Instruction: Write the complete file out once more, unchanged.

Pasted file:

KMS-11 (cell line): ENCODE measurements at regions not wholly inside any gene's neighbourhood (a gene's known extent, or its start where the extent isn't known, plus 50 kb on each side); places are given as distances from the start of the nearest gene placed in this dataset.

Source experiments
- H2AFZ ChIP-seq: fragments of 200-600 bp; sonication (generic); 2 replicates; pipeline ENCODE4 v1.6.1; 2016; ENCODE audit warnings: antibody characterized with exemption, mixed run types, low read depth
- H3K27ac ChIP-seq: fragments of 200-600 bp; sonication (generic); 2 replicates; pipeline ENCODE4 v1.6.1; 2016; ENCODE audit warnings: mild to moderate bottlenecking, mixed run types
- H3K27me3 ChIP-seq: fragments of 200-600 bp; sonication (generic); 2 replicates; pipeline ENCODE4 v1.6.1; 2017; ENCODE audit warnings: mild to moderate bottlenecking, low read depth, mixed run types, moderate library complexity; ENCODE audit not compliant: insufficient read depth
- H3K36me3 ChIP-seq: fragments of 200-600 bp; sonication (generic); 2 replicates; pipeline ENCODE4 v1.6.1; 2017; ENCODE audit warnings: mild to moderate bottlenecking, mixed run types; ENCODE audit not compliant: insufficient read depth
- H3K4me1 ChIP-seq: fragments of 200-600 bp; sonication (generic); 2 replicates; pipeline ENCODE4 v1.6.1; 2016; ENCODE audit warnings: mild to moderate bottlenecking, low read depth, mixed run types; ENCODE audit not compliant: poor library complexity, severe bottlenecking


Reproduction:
KMS-11 (cell line): ENCODE measurements at regions not wholly inside any gene's neighbourhood (a gene's known extent, or its start where the extent isn't known, plus 50 kb on each side); places are given as distances from the start of the nearest gene placed in this dataset.

Source experiments
- H2AFZ ChIP-seq: fragments of 200-600 bp; sonication (generic); 2 replicates; pipeline ENCODE4 v1.6.1; 2016; ENCODE audit warnings: antibody characterized with exemption, mixed run types, low read depth
- H3K27ac ChIP-seq: fragments of 200-600 bp; sonication (generic); 2 replicates; pipeline ENCODE4 v1.6.1; 2016; ENCODE audit warnings: mild to moderate bottlenecking, mixed run types
- H3K27me3 ChIP-seq: fragments of 200-600 bp; sonication (generic); 2 replicates; pipeline ENCODE4 v1.6.1; 2017; ENCODE audit warnings: mild to moderate bottlenecking, low read depth, mixed run types, moderate library complexity; ENCODE audit not compliant: insufficient read depth
- H3K36me3 ChIP-seq: fragments of 200-600 bp; sonication (generic); 2 replicates; pipeline ENCODE4 v1.6.1; 2017; ENCODE audit warnings: mild to moderate bottlenecking, mixed run types; ENCODE audit not compliant: insufficient read depth
- H3K4me1 ChIP-seq: fragments of 200-600 bp; sonication (generic); 2 replicates; pipeline ENCODE4 v1.6.1; 2016; ENCODE audit warnings: mild to moderate bottlenecking, low read depth, mixed run types; ENCODE audit not compliant: poor library complexity, severe bottlenecking